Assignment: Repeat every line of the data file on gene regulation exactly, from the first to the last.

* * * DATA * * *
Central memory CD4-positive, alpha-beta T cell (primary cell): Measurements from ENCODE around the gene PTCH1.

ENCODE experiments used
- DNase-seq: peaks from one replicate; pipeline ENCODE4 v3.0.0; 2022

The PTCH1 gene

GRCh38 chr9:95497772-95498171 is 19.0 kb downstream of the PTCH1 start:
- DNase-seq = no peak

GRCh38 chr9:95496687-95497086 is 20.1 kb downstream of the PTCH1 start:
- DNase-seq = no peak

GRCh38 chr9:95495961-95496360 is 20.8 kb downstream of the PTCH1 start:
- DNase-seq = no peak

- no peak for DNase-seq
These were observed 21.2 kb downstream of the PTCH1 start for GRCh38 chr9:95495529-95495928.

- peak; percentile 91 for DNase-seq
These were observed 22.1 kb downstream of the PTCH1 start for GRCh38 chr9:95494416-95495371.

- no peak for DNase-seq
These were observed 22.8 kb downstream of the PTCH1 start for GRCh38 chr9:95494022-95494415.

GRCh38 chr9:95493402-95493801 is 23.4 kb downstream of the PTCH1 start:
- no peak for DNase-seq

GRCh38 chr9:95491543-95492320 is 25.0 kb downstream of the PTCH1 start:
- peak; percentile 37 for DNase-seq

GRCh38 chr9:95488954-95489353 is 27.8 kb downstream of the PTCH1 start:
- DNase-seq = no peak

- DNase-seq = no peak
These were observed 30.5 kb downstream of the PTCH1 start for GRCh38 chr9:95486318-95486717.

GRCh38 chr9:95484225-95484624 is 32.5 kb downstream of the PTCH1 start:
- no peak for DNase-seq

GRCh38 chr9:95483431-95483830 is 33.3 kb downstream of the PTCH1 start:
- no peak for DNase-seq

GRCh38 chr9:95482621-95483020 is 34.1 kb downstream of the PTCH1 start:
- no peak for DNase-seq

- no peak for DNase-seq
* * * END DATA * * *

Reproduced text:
Central memory CD4-positive, alpha-beta T cell (primary cell): Measurements from ENCODE around the gene PTCH1.

ENCODE experiments used
- DNase-seq: peaks from one replicate; pipeline ENCODE4 v3.0.0; 2022

The PTCH1 gene

GRCh38 chr9:95497772-95498171 is 19.0 kb downstream of the PTCH1 start:
- DNase-seq = no peak

GRCh38 chr9:95496687-95497086 is 20.1 kb downstream of the PTCH1 start:
- DNase-seq = no peak

GRCh38 chr9:95495961-95496360 is 20.8 kb downstream of the PTCH1 start:
- DNase-seq = no peak

- no peak for DNase-seq
These were observed 21.2 kb downstream of the PTCH1 start for GRCh38 chr9:95495529-95495928.

- peak; percentile 91 for DNase-seq
These were observed 22.1 kb downstream of the PTCH1 start for GRCh38 chr9:95494416-95495371.

- no peak for DNase-seq
These were observed 22.8 kb downstream of the PTCH1 start for GRCh38 chr9:95494022-95494415.

GRCh38 chr9:95493402-95493801 is 23.4 kb downstream of the PTCH1 start:
- no peak for DNase-seq

GRCh38 chr9:95491543-95492320 is 25.0 kb downstream of the PTCH1 start:
- peak; percentile 37 for DNase-seq

GRCh38 chr9:95488954-95489353 is 27.8 kb downstream of the PTCH1 start:
- DNase-seq = no peak

- DNase-seq = no peak
These were observed 30.5 kb downstream of the PTCH1 start for GRCh38 chr9:95486318-95486717.

GRCh38 chr9:95484225-95484624 is 32.5 kb downstream of the PTCH1 start:
- no peak for DNase-seq

GRCh38 chr9:95483431-95483830 is 33.3 kb downstream of the PTCH1 start:
- no peak for DNase-seq

GRCh38 chr9:95482621-95483020 is 34.1 kb downstream of the PTCH1 start:
- no peak for DNase-seq

- no peak for DNase-seq